According to the study, 18% of UAE businesses consider Artificial Intelligence as their main digital technology priority. The UAE’s achievement in applying Artificial Intelligence at scale is because of the fact that business leaders in the region understood its value proposition and prioritised Artificial Intelligence-based projects.
The Artificial Intelligence Maturity Report in the Middle East and Africa finds that 94% of the companies in the UAE report involvement in Artificial Intelligence at the executive management level which is the highest in the Middle East and Africa (MEA) region.
The report also finds that Artificial Intelligence leadership capability in the region is also high compared to other regions in MEA. According to the report, 46% of the leadership in UAE companies are reportedly competent or very competent in Artificial Intelligence as technology, while close to a quarter is highly competent.
AI is the way ahead and here are examples to prove it
There is no doubt in the fact that the recent spurt in fintech companies has given consumers new ways of managing their money. AI-powered chatbots deployed by these firms are taking care of customer queries that were unimaginable a decade back.
Now, traditional banking mechanism has taken note of these disruptive solutions and is now introducing their own measures, again guided by AI and robotics. This healthy competition is helping the financial sector as all these measures are cutting down costs, apart from being customer friendly.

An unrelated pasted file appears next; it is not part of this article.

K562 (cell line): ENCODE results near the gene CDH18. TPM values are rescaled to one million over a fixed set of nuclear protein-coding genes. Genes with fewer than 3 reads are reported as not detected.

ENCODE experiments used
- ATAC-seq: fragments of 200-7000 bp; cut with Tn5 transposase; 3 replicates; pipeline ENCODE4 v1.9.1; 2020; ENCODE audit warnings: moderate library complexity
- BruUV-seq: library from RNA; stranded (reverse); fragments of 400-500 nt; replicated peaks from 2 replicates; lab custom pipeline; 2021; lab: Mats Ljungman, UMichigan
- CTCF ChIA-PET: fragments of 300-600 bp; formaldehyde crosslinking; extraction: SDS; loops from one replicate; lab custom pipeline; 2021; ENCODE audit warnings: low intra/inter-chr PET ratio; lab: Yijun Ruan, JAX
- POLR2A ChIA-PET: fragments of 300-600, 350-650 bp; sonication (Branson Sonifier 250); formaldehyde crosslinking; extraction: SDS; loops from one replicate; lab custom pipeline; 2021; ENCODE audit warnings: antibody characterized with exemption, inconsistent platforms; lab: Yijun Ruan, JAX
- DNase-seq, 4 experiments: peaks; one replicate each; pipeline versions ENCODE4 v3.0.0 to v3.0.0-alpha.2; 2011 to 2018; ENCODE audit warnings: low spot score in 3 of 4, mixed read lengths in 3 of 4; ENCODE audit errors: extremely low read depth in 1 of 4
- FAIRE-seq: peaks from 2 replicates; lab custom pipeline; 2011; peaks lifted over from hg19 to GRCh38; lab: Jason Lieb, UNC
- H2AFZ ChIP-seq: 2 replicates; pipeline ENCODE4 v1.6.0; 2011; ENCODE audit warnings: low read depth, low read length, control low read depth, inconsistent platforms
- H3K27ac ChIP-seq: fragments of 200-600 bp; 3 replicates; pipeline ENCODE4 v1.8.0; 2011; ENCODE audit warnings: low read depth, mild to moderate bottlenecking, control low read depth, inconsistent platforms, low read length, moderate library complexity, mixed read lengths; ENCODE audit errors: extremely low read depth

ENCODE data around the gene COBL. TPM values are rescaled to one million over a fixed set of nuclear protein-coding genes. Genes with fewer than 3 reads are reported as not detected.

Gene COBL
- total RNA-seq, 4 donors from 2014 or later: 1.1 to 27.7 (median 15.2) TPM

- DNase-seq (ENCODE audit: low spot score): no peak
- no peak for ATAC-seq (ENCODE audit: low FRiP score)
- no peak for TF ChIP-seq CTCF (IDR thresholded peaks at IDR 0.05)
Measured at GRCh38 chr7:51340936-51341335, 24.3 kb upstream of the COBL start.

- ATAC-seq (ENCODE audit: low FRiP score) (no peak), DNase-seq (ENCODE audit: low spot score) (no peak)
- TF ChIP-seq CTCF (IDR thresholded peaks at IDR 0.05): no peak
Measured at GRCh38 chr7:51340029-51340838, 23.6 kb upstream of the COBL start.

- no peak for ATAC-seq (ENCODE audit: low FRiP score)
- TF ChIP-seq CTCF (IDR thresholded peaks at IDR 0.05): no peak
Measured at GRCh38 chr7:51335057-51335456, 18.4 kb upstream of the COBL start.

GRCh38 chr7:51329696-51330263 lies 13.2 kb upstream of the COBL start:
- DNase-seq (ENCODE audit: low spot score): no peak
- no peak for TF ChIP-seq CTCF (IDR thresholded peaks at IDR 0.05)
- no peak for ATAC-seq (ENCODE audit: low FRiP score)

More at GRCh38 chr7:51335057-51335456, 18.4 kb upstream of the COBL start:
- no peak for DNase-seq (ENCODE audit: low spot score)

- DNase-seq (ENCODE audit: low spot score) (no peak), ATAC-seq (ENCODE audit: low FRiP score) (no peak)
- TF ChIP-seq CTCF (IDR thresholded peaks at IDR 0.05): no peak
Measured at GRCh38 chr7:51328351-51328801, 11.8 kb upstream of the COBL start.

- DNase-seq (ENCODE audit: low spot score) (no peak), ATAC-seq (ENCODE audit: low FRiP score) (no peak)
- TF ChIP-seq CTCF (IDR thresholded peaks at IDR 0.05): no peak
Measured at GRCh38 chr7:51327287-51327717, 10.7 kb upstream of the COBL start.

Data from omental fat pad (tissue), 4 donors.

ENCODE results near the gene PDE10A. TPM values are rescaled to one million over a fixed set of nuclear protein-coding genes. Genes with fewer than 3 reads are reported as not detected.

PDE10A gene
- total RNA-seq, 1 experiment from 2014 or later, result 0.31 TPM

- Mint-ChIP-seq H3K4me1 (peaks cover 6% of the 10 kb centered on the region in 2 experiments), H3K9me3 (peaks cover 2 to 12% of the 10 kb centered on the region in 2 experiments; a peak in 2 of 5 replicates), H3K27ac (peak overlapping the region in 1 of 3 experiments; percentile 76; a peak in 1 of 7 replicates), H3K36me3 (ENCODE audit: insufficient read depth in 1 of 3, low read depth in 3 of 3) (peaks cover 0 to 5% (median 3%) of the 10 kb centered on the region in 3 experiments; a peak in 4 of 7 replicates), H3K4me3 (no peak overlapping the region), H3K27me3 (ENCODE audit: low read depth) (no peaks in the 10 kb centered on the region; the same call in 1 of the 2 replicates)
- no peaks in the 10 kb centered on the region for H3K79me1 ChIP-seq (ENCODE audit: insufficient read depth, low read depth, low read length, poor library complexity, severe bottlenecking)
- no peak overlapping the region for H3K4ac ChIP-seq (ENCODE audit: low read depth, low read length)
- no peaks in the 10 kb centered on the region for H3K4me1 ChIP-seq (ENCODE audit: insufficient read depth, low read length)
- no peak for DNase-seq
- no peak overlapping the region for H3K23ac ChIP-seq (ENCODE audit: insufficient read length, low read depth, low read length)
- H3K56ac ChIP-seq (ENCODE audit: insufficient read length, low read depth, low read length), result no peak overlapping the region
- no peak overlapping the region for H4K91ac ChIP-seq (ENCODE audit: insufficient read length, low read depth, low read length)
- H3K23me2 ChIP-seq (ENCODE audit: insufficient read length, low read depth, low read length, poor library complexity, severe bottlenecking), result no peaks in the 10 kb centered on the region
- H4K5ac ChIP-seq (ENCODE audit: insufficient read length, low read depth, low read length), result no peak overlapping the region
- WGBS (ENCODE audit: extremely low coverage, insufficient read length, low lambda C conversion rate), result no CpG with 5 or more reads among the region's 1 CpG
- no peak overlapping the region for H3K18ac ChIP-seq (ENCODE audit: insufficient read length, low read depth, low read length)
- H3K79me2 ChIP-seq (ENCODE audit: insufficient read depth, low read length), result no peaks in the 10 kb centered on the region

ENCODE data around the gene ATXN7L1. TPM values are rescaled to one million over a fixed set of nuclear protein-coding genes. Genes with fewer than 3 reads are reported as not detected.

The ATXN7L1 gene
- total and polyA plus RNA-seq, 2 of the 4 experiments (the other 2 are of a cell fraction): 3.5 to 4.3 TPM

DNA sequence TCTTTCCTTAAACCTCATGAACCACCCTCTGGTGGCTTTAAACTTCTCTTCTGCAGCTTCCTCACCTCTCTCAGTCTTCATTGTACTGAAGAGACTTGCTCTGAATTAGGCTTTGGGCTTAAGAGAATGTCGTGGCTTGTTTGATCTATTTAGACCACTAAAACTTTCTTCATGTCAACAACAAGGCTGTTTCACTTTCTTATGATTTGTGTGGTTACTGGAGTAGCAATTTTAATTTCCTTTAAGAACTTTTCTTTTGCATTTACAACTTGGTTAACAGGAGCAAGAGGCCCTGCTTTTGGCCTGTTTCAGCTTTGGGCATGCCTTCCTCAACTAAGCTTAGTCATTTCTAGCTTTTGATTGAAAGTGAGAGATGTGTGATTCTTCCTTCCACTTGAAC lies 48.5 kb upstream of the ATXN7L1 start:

Chatbots are converting frequently asked questions (FAQs) into simulated conversations, thereby adding a personal touch to customer conversations. If the customer forgets his/her password, these chatbots are there to help the person out. AI, guided by machine learning, is also helping these banks to process large volumes of data. Also, since the system is continuously evolving, it is identifying potential frauds as well, in terms of scanning suspicious transactions and providing a boost to processing sensitive financial documentation. And yes, all these things are happening with a reduced likelihood of security risk.
No wonder, the Middle East and Africa are seeing AI as an investment area to upgrade their fintech sector.
Portugal-based data science company Feedzai claims that their software called ‘OpenML Engine’ can help data scientists employed by banks, as the latter can build their own custom fraud detection models while using the fraud-specific assistance through the software. The company was founded in 2011 and got classified as a unicorn start-up after a Series D funding round pushed its value above $1 billion.
Feedzai is now known as the world’s first RiskOps platform for financial risk management and Quadrant Knowledge Solutions, in 2022, named the firm as a technology leader in its study called “SPARK Matrix: Behavioral Biometrics, 2022”.
Also, artificial intelligence is generating expenditure reports as well, which too far quicker than a normal human capacity. Even the risk factor is low here. AI can even power technologies to help human workers with tracking and automation processes, thus making the bank employees’ lives easier by simplifying and quickening cumbersome processes such as compliance, data entry, fraud and security, apart from making them able to watch, learn and verify anomalies in customer behaviour to track down frauds.